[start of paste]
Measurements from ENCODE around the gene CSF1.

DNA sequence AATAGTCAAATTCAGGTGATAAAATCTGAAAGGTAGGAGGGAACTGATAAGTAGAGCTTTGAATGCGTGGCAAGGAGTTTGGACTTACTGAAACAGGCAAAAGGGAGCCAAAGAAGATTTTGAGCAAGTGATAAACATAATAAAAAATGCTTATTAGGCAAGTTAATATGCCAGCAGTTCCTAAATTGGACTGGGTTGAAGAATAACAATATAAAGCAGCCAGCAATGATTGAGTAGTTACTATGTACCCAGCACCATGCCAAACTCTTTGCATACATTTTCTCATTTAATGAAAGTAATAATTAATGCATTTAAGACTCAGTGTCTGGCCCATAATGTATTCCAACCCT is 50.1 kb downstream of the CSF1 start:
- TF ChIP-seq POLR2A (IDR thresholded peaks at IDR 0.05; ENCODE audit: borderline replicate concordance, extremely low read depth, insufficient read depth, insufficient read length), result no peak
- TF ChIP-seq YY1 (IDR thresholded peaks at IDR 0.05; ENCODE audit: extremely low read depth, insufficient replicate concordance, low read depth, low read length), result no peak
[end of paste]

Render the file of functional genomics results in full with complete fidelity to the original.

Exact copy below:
Measurements from ENCODE around the gene CSF1.

DNA sequence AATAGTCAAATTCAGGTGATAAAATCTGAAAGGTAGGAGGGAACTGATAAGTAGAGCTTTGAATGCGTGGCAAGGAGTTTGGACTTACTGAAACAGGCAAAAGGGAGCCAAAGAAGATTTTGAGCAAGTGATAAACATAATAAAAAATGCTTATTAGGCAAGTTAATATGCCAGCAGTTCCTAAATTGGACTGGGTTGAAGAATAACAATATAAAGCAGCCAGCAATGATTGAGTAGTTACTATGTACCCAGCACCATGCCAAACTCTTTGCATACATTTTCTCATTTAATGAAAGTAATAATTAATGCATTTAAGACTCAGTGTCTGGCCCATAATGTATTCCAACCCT is 50.1 kb downstream of the CSF1 start:
- TF ChIP-seq POLR2A (IDR thresholded peaks at IDR 0.05; ENCODE audit: borderline replicate concordance, extremely low read depth, insufficient read depth, insufficient read length), result no peak
- TF ChIP-seq YY1 (IDR thresholded peaks at IDR 0.05; ENCODE audit: extremely low read depth, insufficient replicate concordance, low read depth, low read length), result no peak